"The Two Kids That Blow S--- Up," Carla Ching's edgy show that opened over the weekend for a brief run in Minneapolis, has been falsely advertised. We've been told this new play is a romantic comedy, and we expect laughs and romance as the story unfolds around Diana (Sun Mee Chomet) and Max (Sherwin Resurreccion), who meet as children when their parents, both of whom are in committed relationships with other people, begin an affair.

But "Two Kids" is really a war story about a hard-bitten, occasionally boozy pair who have fought the world together, even as they turn their verbal firepower on each other. At the end of the play, when Max and Diana pass a liquor bottle between them, they seem like grizzled veterans who are thankful to each other for their lives even as they continue to get on each other's nerves.

As produced by Mu Performing Arts, "Two Kids" has zip, grit and a lot of heart.

Director Randy Reyes' production is defined by boxes; scores of them demarcate space in the University of Minnesota's Kilburn Theatre, where the 90-minute in-the-round production takes place. And that metaphor is apt, since there's a lot of unpacking of baggage in this nonlinear show that jumps around between the character's ages. We meet Diana and Max at age 38 before zipping back to childhood, then to teens, 20s and 30s again.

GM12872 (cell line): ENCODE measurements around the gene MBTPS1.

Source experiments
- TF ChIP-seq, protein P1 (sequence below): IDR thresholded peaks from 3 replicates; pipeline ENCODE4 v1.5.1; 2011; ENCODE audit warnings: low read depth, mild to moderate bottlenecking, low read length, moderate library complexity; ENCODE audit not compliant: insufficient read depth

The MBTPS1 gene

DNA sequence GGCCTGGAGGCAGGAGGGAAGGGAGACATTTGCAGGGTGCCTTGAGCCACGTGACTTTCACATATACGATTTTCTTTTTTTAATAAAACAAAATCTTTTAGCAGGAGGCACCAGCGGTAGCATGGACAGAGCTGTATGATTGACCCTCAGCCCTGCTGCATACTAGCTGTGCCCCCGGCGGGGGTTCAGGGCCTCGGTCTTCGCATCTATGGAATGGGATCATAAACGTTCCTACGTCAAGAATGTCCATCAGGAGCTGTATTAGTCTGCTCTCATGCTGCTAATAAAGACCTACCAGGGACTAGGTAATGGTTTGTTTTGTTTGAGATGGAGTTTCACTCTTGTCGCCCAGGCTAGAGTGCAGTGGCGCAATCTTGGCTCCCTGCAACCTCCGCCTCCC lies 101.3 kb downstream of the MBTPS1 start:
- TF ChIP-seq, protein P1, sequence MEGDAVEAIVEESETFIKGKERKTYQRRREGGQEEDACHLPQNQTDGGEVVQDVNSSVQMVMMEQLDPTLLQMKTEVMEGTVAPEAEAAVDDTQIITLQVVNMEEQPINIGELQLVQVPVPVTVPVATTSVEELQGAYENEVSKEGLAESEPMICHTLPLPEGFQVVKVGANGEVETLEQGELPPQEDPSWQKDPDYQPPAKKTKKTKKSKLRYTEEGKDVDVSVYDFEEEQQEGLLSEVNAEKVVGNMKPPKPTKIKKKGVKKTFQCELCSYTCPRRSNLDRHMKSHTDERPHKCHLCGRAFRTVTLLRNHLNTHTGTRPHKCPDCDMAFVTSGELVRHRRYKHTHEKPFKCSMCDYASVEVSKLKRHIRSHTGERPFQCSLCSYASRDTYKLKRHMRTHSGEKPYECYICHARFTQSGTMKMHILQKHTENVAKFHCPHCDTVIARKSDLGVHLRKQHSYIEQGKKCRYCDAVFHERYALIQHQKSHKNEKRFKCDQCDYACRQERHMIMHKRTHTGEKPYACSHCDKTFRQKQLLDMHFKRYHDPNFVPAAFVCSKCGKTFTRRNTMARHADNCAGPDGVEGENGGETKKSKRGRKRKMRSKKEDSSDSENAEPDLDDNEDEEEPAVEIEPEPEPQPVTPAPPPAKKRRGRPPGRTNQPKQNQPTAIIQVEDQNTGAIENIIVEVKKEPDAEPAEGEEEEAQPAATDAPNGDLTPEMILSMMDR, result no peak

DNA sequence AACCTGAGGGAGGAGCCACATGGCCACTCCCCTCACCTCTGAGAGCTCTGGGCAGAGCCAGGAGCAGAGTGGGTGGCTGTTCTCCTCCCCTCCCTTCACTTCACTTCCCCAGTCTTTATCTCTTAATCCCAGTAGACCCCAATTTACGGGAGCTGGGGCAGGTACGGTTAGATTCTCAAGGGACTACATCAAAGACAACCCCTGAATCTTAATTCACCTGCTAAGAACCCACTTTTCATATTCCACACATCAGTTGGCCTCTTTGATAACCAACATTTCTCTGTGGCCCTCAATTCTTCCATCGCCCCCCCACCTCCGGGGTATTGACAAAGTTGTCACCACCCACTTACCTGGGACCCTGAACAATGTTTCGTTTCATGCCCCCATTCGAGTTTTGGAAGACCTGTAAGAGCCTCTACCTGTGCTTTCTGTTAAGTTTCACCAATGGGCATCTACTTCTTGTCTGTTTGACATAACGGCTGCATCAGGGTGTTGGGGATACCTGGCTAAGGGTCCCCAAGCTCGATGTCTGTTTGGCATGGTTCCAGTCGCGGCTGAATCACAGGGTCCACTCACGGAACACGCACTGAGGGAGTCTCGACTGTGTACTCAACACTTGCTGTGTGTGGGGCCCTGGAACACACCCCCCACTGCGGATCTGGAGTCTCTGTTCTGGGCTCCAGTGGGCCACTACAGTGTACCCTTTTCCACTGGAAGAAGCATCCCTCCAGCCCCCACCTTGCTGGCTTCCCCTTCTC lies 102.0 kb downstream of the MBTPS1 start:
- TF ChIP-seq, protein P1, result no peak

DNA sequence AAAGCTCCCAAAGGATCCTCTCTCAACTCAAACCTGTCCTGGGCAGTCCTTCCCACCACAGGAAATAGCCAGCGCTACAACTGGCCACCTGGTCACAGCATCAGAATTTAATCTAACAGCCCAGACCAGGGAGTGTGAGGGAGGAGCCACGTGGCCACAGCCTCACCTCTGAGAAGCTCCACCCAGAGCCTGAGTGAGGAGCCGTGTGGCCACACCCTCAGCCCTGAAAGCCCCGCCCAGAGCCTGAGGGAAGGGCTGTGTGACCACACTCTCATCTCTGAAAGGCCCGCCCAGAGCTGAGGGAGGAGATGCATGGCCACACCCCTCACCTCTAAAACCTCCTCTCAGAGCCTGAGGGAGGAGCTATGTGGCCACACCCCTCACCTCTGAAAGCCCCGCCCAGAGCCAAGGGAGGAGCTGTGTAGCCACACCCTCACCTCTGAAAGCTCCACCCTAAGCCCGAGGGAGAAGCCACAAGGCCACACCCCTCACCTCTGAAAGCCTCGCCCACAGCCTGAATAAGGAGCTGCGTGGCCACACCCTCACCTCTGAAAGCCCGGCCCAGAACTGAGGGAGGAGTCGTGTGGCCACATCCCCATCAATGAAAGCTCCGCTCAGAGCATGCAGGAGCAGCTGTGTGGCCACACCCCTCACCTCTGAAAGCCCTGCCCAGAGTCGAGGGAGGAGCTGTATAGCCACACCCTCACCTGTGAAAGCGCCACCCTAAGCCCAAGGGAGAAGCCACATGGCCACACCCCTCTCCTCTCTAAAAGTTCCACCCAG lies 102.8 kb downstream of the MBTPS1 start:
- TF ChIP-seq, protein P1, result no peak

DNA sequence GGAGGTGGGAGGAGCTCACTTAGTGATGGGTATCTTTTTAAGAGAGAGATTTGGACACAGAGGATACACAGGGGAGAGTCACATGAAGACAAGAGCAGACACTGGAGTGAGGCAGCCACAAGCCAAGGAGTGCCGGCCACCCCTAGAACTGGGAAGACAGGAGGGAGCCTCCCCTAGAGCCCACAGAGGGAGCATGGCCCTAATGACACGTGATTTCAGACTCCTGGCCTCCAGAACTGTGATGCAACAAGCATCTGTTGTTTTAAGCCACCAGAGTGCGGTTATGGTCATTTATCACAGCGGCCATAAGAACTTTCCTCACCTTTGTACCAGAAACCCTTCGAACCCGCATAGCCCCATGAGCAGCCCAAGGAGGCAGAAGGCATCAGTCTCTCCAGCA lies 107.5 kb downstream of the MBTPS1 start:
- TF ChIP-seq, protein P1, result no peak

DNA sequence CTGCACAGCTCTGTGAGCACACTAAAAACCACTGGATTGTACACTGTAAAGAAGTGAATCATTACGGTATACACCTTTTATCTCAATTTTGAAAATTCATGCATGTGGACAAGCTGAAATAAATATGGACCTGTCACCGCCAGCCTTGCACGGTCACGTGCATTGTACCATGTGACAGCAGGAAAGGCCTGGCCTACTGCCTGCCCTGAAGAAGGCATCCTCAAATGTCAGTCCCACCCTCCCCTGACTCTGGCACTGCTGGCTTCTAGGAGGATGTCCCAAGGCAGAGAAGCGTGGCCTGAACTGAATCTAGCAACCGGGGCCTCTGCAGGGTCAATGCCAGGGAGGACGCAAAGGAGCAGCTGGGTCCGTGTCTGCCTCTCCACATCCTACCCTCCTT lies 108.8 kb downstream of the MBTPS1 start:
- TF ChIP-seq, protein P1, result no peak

Over 30 years, Max and Diana witness, or are a part of, divorce and marriage, more divorce, and death. They serve as sounding boards and confidantes for each other, even becoming lovers. It's all very complicated stuff, emotions-wise, and Reyes and his team play the script almost like a drama. That tonal seriousness works. The director and his actors take pains to make sure these two Asian-American characters are presented with dignity and depth.

"Two Kids" offers a workout for Reyes' two very capable actors, who get to show off their theatrical chops without preening. Chomet is tough as Diana, as at home with her characters' profanities as she is with her insecurities. In fact, her performance is so seamless, there's no hint that she's acting as she goes through her many changes of costume and moods. She has a capable partner in Resurreccion, an actor who demonstrates great intuition. Together, they form a muscular pair.

Playwright Ching's 30-year timeline seems long only to a young person. By the end of the show, the 38-year-olds discuss gravestones. That seems a tad early for end-of-life discussion. But, who knows, after all the scars they've acquired, they may be ready for an express checkout.